Last Wednesday, Sen. Rand Paul rose on the Senate floor to declare a filibuster and pledge he would not sit down until either he could speak no longer or got an answer to his question about Barack Obama's war powers.
Does the president, Paul demanded to know, in the absence of an imminent threat, have the right to order U.S. citizens killed by drone strike on U.S. soil?
By the time he sat down, 13 hours later, Paul had advanced to the front rank of candidates for 2016, and established himself as a foreign policy leader whose views must be consulted equally with those of John McCain.
How did he pull this off?
First, Attorney General Eric Holder arrogantly refused to rule out the possibility that President Obama could order execution by drone-strike of U.S. citizens, even here in the United States.
When Rand demanded to know what Holder was talking about, all across America people tuned in.
Here was a deadly serious issue: Had we, in our determination to prosecute the war on terror ferociously, begun to sacrifice our constitutionalist rights?
Libertarians, conservatives and liberals have all grown alarmed at the steady expansion of drone attacks from the Af-Pak to Yemen and Somalia and Lord knows where else, and from bin Laden jihadists in Afghanistan to Islamist propagandists like Anwar al Awlaki and his 16-year-old son, both U.S. citizens, in Yemen.
Whom do we have a right to kill? Americans are asking. What are the borders of the battlefield upon which we may designate an individual an enemy and kill him without warning?
Has America become part of that battlefield? Paul asked.
After hours of speaking, Paul had attracted a vast audience on C-SPAN and Twitter. Soon, colleagues who do not share all of his libertarian views—Sens. Mike Lee of Utah, Marco Rubio of Florida, Ted Cruz of Texas—came down to the floor to speak for Rand and give him time to rest on his feet.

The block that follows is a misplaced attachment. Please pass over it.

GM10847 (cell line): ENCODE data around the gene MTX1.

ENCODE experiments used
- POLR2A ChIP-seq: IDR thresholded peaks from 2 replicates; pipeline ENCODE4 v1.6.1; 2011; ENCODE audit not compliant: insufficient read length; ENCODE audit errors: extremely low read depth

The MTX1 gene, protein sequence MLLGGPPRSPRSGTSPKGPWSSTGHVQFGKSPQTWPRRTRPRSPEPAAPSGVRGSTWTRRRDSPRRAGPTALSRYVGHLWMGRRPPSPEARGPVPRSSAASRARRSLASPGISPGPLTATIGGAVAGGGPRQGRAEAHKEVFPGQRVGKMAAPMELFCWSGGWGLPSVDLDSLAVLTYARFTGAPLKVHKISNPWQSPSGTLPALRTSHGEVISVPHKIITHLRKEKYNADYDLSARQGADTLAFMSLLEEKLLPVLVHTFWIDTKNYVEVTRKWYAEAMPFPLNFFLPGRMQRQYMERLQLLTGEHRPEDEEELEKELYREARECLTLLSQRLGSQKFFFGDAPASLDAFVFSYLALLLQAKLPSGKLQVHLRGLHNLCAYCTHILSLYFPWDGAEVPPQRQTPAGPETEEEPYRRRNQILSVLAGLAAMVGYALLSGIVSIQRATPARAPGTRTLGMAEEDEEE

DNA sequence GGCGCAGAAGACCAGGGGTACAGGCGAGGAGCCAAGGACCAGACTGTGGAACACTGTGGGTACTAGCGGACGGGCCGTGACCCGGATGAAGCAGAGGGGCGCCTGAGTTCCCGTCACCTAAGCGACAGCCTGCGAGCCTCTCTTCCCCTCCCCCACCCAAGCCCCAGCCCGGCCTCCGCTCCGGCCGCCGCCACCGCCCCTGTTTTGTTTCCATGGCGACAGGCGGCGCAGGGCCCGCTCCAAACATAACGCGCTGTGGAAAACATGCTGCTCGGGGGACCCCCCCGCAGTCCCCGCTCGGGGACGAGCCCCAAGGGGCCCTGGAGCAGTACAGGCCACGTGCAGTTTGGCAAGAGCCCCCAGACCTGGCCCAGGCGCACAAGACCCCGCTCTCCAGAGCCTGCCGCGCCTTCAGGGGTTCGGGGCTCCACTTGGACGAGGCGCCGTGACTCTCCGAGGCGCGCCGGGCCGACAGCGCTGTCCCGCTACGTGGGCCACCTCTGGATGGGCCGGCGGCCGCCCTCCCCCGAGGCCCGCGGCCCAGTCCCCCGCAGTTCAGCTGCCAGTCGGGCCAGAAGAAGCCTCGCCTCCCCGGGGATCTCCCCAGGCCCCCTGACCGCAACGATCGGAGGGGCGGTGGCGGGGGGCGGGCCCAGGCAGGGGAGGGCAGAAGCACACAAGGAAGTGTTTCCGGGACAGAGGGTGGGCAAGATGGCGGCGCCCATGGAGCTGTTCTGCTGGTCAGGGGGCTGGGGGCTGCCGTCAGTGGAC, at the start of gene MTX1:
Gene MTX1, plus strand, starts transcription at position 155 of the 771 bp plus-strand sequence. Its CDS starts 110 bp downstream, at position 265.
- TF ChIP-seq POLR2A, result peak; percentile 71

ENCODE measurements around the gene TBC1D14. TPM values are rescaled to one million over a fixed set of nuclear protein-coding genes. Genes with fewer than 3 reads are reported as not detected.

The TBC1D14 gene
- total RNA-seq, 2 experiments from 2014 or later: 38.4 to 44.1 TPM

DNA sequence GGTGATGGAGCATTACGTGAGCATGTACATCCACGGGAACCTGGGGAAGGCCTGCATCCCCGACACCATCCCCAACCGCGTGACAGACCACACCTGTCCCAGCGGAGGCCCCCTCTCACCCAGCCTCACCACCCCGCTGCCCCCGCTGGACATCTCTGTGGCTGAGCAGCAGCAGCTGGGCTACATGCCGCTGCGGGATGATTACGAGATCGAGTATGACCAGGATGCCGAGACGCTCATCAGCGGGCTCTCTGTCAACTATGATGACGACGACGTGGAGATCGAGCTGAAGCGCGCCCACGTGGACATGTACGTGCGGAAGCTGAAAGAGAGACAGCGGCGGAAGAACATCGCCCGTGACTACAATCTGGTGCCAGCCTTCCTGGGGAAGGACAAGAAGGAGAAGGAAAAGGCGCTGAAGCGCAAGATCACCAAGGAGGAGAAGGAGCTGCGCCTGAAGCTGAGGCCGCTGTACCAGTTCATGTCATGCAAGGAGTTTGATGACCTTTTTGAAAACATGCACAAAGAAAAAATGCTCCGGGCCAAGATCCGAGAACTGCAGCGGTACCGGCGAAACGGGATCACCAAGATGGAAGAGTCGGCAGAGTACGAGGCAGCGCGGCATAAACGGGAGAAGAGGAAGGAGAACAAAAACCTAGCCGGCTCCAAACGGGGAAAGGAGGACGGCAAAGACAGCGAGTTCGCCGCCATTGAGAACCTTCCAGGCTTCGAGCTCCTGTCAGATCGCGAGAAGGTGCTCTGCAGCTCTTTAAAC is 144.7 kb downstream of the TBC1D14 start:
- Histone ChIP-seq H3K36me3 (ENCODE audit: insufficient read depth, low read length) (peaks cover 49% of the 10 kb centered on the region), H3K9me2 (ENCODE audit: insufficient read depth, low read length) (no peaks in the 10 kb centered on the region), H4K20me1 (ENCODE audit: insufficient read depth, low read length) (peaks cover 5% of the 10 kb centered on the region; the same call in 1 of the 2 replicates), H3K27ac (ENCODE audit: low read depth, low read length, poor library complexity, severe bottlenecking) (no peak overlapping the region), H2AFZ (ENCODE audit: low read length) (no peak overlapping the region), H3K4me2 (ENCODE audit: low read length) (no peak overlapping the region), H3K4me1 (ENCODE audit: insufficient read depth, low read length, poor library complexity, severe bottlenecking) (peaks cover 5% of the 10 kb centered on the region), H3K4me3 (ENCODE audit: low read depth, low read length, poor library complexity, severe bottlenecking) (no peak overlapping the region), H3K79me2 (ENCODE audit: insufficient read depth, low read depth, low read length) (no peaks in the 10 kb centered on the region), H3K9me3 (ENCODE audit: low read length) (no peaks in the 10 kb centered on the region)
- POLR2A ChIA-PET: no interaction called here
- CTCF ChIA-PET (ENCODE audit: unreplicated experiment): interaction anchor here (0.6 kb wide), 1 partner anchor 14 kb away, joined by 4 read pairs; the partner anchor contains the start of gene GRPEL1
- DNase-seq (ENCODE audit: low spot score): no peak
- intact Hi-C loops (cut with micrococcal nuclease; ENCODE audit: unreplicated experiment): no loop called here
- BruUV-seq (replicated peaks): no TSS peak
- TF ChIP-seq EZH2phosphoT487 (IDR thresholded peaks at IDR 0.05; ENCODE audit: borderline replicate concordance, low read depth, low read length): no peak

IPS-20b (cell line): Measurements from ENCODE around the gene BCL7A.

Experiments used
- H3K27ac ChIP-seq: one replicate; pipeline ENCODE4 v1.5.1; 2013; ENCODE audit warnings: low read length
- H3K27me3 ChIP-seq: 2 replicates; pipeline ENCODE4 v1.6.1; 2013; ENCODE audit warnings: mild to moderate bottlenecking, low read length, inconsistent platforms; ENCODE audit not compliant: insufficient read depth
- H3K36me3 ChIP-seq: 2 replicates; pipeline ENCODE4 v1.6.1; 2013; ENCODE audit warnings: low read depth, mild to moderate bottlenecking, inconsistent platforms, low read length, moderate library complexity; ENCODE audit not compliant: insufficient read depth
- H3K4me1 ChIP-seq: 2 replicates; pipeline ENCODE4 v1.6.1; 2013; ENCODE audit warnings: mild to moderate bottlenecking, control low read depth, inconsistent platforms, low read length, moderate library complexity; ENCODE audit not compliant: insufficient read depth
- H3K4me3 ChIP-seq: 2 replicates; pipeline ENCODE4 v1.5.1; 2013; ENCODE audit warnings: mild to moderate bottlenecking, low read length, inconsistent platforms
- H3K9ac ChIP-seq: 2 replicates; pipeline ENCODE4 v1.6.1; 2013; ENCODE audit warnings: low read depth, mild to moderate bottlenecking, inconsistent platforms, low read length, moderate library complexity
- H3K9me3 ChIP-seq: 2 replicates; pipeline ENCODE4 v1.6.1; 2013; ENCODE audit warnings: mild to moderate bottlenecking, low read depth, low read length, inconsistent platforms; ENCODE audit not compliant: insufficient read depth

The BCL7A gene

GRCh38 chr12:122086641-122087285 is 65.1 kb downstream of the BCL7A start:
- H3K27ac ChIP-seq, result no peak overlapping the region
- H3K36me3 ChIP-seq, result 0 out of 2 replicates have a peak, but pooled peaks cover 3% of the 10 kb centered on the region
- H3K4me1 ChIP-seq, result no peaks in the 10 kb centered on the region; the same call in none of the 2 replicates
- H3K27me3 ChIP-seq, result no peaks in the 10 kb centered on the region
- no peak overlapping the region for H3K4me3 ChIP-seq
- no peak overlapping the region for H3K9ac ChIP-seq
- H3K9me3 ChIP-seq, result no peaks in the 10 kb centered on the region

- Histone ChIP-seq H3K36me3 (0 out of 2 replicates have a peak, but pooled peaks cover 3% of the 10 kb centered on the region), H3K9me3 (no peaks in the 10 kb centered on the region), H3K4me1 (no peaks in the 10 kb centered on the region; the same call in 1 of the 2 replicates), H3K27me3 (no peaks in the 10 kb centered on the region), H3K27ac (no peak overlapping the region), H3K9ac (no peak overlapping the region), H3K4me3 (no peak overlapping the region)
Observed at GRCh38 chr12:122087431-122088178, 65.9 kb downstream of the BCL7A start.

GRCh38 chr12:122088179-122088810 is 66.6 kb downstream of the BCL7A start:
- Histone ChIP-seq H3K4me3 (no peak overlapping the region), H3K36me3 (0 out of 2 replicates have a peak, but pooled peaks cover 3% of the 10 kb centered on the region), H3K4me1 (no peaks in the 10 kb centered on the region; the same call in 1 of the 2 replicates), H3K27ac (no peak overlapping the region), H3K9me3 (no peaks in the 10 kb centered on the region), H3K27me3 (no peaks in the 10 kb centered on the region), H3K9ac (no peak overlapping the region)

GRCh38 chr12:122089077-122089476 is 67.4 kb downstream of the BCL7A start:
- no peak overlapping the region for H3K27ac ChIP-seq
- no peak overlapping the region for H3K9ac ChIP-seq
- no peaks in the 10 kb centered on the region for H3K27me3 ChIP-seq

To see these new Republicans standing by Rand Paul presented the image of a band of brothers standing up for principle. Rarely has this Republican Party looked better than it did on Wednesday.
Then to the well of the Senate marched Rand's Kentucky colleague, the minority leader, Mitch McConnell, to bestow his benediction. It was "Mr. Smith Goes to Washington." Schmaltzy, perhaps, but in a cynical age, inspiriting.
What made Rand's presentation so appealing was that he began it alone, inviting the mockery of the media. Second, it was done with simplicity and dignity, without histrionics or demagoguery.
Third, it was evident that a genuine principle of Rand's philosophy was at stake. Finally, like his father Ron and Jimmy Stewart, Rand has a bumpkin quality that fairly drips honesty and sincerity.
Agree or disagree, it is hard not to like the guy.
But the play would have been incomplete without the foils.
Thursday morning, John McCain, fresh from putting on the feed bag with Barack at the Jefferson Hotel, where he exited flashing his thumbs-up on how wonderfully the dinner had gone, came to the floor to declare himself disgusted with Sen. Paul and to pronounce his filibuster "ridiculous."
McCain was followed by Lindsey Graham, who lectured the senators who stood by Paul that he did not recall them being exercised about drone strikes when George W. Bush was president.
McCain and Graham both seemed deliberately to miss the point.
Paul was not attacking the use of drones against enemies on a battlefield. He wanted to know if Obama now regarded America as a battlefield, and if he regarded U.S. citizens as possible enemy combatants who may be targeted and killed without due process of law.
Paul's victory was conceded when a letter arrived from Holder conceding that he and the president now agreed with Sen. Paul.
What Paul achieved in a half day of speaking from the Senate floor is astonishing. There is a new tent pole in the GOP that stands as tall as any of the rest.
McCain and Graham, who are routinely trotted out by Big Media to speak for the party—can they any longer claim to do so?
Last week, they seemed isolated. And, on the weekend, House Majority Whip Kevin McCarthy declared Paul's performance "fantastic," and backhanded the Republicans who attacked him.
Paul himself handled McCain's insults well. "I treat Sen. McCain with respect," he told Mike Huckabee. "I don't think I always get the same in return."
Henceforth, be the issue sending weapons to Syrian insurgents, or launching a war on Iran, the media will have to consult Sen. Paul, who can credibly claim to speak for a large segment of the GOP.
The hegemony of the neocons and the lockstep conformity of a vast a slice of the GOP that cost Reagan's party its primacy during the Bush wars, seems to be coming to an end.
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